LAND O'LAKES — When it comes to trimming the Pasco County school district operations budget, superintendent Heather Fiorentino finally has a target: $16-million.
That's her staff's best estimate of how much money the School Board will need to reduce spending for next year to keep its budget balanced. The projection fluctuated during the legislative session, and it might change again if state tax revenue keeps on dropping or if the local property tax value doesn't meet the estimated $30-billion on which lawmakers predicated the district's finances.
But it's the working figure as Fiorentino and her team work on recommendations for the School Board.
"We're going to be sitting down on Friday and hashing things out," Fiorentino said Wednesday, adding that she hoped to provide a proposal to the board next week.
District employees have provided a laundry list of ideas for the chopping block, including eliminating all extracurriculars, canceling the district's lawn service contract and changing the high school calendar. While insisting that all ideas remain in the realm of the possible, Fiorentino said those that would negatively affect learning or hurt employees are less likely to happen.
That means she's not seriously considering asking teachers to pay more for their benefits, for instance, and that she doesn't plan to suggest an across-the-board pay cut like the one being discussed in neighboring Pinellas County schools.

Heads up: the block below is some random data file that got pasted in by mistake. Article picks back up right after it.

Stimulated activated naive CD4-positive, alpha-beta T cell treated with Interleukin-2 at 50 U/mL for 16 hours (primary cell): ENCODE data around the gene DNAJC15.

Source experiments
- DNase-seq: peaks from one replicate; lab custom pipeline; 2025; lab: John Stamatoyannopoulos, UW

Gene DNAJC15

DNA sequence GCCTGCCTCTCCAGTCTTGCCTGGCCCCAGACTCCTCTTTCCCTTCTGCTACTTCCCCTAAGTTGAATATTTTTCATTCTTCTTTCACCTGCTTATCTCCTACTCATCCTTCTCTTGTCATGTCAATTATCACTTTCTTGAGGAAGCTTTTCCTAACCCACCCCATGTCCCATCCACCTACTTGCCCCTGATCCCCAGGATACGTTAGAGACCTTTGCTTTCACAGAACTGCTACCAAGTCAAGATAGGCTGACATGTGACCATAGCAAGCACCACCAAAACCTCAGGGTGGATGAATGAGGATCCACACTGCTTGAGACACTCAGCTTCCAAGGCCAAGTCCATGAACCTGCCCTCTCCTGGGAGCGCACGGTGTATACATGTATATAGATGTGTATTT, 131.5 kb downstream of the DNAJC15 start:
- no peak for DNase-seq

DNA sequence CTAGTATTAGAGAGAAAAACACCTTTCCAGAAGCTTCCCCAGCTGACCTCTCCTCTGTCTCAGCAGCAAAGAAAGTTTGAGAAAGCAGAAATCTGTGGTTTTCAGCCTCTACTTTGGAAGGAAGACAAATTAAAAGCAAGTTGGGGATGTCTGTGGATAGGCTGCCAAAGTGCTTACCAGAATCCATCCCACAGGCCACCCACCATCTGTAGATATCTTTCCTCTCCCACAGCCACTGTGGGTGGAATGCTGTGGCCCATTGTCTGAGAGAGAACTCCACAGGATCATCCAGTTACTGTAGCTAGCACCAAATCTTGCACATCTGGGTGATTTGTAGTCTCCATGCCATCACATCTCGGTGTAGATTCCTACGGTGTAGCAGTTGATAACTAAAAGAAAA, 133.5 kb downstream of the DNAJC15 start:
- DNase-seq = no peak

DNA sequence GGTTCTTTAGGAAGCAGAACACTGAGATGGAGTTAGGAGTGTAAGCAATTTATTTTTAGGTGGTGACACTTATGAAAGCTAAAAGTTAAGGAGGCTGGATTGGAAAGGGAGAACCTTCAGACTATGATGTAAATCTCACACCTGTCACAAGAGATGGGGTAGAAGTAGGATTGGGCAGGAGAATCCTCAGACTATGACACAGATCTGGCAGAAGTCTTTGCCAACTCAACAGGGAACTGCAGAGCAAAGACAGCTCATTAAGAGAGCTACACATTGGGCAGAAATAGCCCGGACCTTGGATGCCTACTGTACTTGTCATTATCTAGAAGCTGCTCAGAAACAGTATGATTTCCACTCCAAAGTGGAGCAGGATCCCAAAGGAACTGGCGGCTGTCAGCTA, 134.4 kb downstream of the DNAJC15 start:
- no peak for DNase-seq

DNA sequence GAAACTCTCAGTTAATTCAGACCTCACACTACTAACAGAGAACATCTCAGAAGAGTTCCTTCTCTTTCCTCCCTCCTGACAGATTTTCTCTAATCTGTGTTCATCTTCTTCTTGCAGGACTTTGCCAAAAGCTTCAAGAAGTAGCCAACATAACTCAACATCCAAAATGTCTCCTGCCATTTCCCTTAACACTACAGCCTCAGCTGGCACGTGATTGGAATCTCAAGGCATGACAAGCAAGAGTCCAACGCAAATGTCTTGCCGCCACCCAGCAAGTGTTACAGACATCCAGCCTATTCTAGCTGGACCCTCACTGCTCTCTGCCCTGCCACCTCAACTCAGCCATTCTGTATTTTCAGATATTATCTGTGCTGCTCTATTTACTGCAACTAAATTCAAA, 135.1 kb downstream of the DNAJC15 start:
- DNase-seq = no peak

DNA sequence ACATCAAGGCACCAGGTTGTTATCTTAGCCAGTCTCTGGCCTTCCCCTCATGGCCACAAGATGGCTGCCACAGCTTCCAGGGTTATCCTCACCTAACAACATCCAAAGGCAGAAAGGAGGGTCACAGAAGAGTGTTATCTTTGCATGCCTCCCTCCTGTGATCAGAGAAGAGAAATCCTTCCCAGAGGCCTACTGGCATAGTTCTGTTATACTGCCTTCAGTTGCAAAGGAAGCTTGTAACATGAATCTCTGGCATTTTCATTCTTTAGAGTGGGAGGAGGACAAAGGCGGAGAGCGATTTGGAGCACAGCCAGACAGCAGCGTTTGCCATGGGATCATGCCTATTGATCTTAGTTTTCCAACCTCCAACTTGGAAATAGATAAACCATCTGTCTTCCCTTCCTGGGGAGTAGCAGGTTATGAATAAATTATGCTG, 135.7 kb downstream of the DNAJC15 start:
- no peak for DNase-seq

Neither does she intend to propose a referendum to increase the local property tax rate, as Pinellas and Sarasota have done and Collier is considering.
"You can't keep hitting the same people," Fiorentino said, noting that the economy is tight for everyone — not just the school district — and local voters already have agreed to a higher sales tax to support school construction.
Keeping the cuts away from classroom instruction and from employees could prove challenging, chief financial officer Olga Swinson said, as 85 percent of the operational budget goes toward people.
During the current year, a 10 percent spending cut in all schools and departments pinched schools in myriad small ways, said David Scanga, executive director for elementary schools. Teachers had to do with fewer supplies and supplemental instructional materials, he said, and some reduced field trips.
At the high schools, principals found they had to turn to booster clubs and parents to foot the bill for athletics travel, assistant superintendent Sandy Ramos said.
Fiorentino said she hoped to have the most severe cutbacks in place before the next school year begins, so everyone knows the limits early on and can plan accordingly. She has scheduled a budget workshop for the School Board for May 20.
Jeffrey S. Solochek can be reached at email@example.com or (813) 909-4614. For more education news, visit the Gradebook at blogs.tampabay.com/schools.